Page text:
“They get help to people. They know a lot of people, and they know where the needs are,” he said.

The mission trips came about primarily by the effort of Dr. Jim and Mary Neff, Pastor Starkjohn said. “They are friends of the missionaries (the Robertsons), and had gone to church with the Kirkpatricks. Also, they had raised money through our church (for the Robertson’s missionary work),” he said

Dr. Neff designed a portable dental equipment set-up that could be run on a portable generator so that he could perform dentistry on the poor in other countries.

The first mission trip

The first Harvest Community Church mission trip sent a group of local parishioners to Guatemala City in April.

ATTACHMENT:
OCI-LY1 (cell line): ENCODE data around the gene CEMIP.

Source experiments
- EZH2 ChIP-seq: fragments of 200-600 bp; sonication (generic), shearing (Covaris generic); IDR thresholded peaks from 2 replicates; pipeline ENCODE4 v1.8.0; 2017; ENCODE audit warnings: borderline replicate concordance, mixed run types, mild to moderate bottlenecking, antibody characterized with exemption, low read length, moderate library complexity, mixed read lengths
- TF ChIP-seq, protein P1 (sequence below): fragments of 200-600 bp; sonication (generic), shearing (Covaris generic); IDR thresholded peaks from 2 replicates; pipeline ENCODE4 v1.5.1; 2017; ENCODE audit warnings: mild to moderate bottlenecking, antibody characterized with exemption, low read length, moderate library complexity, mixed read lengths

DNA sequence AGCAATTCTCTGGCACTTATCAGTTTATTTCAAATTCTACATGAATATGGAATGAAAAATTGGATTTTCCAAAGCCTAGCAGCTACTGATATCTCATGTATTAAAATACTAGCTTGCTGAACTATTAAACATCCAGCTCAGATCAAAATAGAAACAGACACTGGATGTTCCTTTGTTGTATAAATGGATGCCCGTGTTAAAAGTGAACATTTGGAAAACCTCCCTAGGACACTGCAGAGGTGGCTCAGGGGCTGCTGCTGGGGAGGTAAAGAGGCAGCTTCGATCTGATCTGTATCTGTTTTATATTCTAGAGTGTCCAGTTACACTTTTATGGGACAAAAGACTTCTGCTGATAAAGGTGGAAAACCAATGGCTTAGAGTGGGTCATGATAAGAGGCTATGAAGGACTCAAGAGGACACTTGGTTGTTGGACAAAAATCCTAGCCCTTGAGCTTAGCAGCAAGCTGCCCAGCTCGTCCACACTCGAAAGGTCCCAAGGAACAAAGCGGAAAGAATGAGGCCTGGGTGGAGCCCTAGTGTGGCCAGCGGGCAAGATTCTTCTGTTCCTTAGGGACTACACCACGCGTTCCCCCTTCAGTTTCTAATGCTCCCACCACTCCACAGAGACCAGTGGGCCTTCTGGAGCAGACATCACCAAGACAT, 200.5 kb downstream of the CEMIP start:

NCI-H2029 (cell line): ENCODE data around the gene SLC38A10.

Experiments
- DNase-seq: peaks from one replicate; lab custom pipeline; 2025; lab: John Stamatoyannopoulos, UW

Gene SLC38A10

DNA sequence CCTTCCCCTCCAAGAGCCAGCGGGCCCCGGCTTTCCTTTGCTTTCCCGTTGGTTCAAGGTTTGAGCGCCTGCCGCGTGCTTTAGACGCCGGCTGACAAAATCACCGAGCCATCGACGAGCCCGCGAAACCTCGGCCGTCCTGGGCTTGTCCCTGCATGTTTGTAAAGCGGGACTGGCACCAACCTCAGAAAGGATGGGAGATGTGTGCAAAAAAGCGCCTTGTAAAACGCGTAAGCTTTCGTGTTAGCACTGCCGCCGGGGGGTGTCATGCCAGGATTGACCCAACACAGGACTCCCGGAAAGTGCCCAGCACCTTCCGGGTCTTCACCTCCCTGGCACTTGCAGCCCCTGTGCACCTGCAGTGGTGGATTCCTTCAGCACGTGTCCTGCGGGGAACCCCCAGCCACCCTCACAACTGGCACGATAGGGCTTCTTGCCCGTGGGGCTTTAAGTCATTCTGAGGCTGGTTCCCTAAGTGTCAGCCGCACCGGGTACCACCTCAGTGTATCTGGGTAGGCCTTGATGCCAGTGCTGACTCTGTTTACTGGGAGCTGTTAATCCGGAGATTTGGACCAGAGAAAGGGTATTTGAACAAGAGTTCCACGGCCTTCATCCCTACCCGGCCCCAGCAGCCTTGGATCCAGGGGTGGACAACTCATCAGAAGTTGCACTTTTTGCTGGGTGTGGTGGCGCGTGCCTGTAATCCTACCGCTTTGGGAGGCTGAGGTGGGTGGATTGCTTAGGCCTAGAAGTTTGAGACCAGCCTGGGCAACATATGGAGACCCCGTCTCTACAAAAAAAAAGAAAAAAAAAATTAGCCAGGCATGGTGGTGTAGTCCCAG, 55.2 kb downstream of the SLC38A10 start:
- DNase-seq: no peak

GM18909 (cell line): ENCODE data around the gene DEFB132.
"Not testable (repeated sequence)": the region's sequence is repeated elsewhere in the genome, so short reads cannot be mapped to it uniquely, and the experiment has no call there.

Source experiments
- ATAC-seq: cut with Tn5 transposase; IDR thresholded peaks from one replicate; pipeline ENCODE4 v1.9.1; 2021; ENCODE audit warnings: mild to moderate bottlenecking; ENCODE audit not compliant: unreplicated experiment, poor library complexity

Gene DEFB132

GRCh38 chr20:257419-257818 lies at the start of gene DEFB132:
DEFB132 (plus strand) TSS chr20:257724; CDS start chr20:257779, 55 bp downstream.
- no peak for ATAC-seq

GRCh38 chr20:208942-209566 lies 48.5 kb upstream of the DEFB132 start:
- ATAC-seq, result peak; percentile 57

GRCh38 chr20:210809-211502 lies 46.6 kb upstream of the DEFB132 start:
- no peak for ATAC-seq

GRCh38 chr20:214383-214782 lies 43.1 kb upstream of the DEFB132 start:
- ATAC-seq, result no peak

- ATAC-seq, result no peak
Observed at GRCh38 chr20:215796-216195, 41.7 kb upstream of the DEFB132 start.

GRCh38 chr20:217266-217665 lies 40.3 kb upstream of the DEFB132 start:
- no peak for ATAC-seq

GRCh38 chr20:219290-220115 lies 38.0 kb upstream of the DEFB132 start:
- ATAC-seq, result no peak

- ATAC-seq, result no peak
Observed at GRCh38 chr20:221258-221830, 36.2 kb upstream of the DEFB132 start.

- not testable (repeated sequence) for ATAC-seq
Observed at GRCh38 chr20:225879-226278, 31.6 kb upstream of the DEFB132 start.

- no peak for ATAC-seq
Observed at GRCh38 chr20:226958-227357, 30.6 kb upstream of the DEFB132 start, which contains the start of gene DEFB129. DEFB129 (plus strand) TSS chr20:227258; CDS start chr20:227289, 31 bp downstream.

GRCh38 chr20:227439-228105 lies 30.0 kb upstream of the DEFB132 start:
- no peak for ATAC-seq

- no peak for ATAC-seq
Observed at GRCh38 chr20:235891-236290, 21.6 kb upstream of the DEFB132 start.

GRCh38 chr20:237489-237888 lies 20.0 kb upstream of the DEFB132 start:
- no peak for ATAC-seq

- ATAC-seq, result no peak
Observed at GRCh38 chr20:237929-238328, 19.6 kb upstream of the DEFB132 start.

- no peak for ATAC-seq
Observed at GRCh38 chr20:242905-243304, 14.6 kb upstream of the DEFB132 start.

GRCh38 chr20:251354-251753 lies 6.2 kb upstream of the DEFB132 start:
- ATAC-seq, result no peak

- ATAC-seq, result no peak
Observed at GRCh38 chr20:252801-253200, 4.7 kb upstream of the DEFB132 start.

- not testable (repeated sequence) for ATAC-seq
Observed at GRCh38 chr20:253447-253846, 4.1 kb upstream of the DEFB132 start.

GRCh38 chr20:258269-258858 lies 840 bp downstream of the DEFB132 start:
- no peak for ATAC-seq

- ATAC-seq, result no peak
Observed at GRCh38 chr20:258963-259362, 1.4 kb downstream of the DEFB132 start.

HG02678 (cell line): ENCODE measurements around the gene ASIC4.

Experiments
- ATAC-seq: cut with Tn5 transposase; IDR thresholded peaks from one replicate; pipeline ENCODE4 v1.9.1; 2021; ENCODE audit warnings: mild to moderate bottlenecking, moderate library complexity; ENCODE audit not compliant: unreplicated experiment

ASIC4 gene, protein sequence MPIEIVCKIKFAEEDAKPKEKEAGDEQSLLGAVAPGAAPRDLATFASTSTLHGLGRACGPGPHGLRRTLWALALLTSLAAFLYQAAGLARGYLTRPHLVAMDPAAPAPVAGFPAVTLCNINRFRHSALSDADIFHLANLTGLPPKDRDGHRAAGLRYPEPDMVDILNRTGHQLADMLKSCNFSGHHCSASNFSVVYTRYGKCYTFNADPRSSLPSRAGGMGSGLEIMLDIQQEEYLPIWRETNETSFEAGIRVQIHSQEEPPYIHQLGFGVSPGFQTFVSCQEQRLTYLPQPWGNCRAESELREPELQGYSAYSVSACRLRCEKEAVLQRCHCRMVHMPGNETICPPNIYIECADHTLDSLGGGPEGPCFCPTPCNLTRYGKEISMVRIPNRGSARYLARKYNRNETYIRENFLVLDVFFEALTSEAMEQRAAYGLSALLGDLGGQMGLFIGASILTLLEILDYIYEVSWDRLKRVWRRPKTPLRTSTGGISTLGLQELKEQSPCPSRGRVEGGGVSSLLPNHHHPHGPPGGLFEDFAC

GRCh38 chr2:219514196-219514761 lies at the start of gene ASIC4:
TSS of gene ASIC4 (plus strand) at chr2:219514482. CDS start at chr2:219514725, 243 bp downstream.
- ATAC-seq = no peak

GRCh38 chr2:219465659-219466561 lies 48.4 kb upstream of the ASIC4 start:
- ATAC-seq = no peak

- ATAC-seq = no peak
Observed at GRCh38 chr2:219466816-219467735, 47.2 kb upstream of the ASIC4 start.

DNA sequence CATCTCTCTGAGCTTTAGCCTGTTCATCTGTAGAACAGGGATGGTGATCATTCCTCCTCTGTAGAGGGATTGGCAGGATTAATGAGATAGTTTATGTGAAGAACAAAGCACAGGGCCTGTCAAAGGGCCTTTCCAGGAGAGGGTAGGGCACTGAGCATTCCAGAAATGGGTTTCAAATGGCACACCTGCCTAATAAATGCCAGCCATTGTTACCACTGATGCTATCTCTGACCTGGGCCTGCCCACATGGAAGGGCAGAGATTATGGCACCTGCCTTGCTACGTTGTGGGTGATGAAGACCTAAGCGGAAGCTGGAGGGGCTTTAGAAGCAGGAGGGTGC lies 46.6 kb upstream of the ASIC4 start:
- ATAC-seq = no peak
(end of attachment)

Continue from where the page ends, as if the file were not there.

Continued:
Those people were Dr. Jim and Mary Neff of Winsted, Naomi Behrens of Lester Prairie, who is a dental assistant in Watertown, and Patricia Schmidt of Farmington, who is a message therapist.

The group left Guatemala City, and traveled four hours on paved roads, then headed into the jungle mountains for four hours on twisting, narrow roads to the village of Senahu. From there, the group headed into the mountains for another hour and a half on “very interesting roads,” Dr. Neff said.

The first day, the group went to an orphanage called the Prince of Peace. It is for children up to the age of 16.

Typically, Mary explained, the parents couldn’t afford children, and the children learn skills to live on their own at the orphanage.

The group did dental cleanings that day, and Patricia massaged the children, along with the adult orphanage workers.